MIDAS: An Execution-Driven Simulator for Active Storage Architectures

Authors:Tarapore, Shahrukh, Department of Computer ScienceUniversity of Virginia Smullen, Clinton, Department of Computer ScienceUniversity of Virginia Gurumurthi, Sudhanva, Department of Computer ScienceUniversity of Virginia

Many applications today are highly data intensive and have stringent performance requirements. In order to meet the performance demands of these applications, we need to optimize both the processing and I/O subsystems. One promising approach to optimize performance is to use �Ac- tive Storage� systems, where we use disk drive controllers and storage array controllers as offload processors for the data intensive parts of an application and exploit Data- Level Parallelism (DLP) across the ensemble of processing components. From the architecture viewpoint, the design space of such active storage systems is large. There are a number of choices for the microarchitecture of the proces- sors at the disk, storage array controller, and host, the or- ganization of the electro-mechanical parts of the disk drive, and the characteristics of the interconnection network be- tween these components. Since these design choices can have a significant impact on performance, we need a sim- ulator that can give us detailed insights into the behavior of these systems. This paper presents the Modeling Infras- tructure for Dynamic Active Storage (MIDAS). MIDAS is an accurate execution-driven simulator that captures both the processing and I/O behavior of active storage systems. We describe the design of MIDAS, providing details about the various simulation models and how they interact. We then present three case studies that illustrate how MIDAS can be used to study architectural design tradeoffs in active storage systems.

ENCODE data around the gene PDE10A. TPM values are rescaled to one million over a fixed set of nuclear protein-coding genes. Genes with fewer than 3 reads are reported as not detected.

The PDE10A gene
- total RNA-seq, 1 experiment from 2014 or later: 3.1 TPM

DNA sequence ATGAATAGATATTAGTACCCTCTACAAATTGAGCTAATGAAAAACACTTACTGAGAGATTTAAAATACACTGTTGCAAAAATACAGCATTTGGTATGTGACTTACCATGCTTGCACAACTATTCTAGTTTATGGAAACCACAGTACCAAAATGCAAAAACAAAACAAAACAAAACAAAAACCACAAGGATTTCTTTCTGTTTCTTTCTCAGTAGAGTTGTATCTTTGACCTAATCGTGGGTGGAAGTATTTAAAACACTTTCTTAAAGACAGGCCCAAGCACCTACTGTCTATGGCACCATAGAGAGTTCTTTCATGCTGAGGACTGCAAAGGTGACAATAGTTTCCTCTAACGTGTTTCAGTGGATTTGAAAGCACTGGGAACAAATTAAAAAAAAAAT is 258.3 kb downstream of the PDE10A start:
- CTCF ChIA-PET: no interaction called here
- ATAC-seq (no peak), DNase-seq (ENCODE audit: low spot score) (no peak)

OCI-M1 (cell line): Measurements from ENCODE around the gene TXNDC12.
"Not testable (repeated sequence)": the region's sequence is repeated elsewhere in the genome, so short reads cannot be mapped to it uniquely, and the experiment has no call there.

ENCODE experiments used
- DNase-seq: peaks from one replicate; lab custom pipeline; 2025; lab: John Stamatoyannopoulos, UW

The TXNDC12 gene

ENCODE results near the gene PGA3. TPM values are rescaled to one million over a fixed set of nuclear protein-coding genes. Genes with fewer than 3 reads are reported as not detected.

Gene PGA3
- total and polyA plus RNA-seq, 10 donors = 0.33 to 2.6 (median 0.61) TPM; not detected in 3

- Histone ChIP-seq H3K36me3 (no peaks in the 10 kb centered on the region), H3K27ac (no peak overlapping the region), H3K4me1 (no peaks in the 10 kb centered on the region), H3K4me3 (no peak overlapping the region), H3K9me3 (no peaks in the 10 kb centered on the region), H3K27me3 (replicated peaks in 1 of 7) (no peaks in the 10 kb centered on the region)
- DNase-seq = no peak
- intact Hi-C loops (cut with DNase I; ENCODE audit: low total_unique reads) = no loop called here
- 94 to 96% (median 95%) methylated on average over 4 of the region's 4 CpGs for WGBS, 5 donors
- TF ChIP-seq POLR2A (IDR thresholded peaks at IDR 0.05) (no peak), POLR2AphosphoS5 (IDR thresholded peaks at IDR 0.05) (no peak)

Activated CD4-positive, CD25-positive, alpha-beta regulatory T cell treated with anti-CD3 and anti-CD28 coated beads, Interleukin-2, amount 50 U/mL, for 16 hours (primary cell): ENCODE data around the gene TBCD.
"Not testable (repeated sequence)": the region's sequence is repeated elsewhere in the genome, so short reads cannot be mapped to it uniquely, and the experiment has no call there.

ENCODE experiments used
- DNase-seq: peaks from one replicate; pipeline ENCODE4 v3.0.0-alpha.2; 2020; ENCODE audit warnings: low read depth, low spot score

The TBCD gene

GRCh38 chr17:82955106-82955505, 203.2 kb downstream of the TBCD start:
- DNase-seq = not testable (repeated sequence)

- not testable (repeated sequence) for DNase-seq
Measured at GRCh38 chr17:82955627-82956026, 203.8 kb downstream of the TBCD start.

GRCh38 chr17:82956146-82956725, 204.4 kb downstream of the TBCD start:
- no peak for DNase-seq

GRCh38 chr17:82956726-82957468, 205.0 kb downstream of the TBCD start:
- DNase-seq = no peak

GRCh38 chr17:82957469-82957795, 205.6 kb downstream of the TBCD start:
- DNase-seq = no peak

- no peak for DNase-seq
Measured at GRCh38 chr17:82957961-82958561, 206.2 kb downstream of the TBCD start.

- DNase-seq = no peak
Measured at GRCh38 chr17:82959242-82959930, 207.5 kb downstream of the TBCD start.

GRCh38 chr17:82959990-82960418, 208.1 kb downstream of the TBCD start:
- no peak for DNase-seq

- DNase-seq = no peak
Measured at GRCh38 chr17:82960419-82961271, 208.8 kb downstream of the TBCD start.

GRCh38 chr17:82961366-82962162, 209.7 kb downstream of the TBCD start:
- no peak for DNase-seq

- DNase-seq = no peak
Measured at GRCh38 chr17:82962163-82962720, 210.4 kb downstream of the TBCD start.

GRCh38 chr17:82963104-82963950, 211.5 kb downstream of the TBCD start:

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Source Citation:

Tarapore, Shahrukh, Clinton Smullen, and Sudhanva Gurumurthi. "MIDAS: An Execution-Driven Simulator for Active Storage Architectures." University of Virginia Dept. of Computer Science Tech Report (2007).

University of Virginia, Department of Computer Science
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